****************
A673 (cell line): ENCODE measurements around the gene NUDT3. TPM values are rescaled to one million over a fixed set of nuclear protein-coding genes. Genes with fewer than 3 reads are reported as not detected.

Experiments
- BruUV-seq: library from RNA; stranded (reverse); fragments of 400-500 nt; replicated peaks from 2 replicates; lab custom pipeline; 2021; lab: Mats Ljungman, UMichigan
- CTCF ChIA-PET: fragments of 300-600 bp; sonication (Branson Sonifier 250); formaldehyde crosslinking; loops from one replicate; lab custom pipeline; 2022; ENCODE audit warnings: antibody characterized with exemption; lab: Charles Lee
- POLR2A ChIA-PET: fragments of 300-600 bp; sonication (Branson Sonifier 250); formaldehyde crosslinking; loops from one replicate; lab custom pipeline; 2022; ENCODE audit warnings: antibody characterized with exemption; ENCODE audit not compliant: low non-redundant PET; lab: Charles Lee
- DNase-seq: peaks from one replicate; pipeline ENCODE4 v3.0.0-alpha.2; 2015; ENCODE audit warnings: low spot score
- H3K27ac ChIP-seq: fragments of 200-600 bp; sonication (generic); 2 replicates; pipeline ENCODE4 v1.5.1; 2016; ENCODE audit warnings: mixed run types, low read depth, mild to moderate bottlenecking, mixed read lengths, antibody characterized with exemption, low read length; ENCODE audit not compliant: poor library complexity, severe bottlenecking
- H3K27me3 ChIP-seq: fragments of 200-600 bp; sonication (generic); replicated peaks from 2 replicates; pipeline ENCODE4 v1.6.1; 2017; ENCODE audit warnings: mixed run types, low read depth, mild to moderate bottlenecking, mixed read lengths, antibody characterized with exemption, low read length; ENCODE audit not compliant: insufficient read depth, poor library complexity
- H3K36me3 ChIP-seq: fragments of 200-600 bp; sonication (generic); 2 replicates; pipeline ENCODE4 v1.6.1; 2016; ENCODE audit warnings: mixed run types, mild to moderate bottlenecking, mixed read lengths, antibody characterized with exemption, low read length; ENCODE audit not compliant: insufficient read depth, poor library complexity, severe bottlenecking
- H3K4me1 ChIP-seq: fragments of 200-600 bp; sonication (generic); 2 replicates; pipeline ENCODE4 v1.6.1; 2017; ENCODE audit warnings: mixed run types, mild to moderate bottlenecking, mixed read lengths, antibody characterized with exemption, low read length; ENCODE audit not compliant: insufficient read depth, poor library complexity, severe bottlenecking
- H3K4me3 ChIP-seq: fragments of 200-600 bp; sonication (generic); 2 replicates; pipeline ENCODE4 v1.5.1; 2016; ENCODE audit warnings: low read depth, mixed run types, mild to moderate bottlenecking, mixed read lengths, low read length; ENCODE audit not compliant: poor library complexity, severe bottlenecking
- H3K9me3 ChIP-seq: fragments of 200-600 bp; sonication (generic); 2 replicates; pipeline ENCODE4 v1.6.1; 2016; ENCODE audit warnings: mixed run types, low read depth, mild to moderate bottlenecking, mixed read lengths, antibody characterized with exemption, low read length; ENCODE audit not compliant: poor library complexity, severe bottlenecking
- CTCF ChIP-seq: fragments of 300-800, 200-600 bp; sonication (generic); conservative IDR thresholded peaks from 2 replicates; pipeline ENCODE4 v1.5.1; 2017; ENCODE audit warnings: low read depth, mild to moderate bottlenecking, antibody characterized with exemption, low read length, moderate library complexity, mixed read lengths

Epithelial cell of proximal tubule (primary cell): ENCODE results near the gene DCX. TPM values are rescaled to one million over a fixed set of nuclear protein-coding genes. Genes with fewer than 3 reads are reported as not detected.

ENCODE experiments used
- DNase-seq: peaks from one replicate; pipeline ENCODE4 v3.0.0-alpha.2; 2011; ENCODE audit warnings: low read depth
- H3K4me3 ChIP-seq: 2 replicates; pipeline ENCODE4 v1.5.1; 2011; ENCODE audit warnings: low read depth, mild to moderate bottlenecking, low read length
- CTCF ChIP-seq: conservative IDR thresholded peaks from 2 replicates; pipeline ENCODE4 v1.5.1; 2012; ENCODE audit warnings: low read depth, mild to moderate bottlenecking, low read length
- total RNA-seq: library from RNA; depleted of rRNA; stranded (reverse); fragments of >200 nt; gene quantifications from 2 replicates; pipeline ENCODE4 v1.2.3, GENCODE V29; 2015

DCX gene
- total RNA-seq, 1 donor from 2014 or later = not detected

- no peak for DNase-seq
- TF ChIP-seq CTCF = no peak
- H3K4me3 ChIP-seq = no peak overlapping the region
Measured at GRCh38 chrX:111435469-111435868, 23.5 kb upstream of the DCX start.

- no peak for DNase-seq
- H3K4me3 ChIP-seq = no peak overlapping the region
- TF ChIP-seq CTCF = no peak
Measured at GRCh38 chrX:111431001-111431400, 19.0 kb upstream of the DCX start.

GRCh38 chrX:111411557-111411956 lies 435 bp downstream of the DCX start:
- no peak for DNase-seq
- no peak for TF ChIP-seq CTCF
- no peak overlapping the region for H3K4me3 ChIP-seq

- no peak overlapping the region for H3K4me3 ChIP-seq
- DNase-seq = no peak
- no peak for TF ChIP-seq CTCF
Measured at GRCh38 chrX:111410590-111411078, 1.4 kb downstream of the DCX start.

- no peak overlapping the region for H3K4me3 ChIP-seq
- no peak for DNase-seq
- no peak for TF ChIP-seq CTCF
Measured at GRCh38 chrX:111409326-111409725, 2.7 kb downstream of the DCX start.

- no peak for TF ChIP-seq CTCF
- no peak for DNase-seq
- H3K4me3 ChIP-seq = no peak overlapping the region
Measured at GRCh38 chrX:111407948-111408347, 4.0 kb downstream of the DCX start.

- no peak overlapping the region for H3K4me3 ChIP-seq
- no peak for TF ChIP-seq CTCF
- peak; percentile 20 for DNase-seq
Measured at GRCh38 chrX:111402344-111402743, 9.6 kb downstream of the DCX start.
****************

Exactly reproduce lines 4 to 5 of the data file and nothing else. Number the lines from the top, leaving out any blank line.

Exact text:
- CTCF ChIA-PET: fragments of 300-600 bp; sonication (Branson Sonifier 250); formaldehyde crosslinking; loops from one replicate; lab custom pipeline; 2022; ENCODE audit warnings: antibody characterized with exemption; lab: Charles Lee
- POLR2A ChIA-PET: fragments of 300-600 bp; sonication (Branson Sonifier 250); formaldehyde crosslinking; loops from one replicate; lab custom pipeline; 2022; ENCODE audit warnings: antibody characterized with exemption; ENCODE audit not compliant: low non-redundant PET; lab: Charles Lee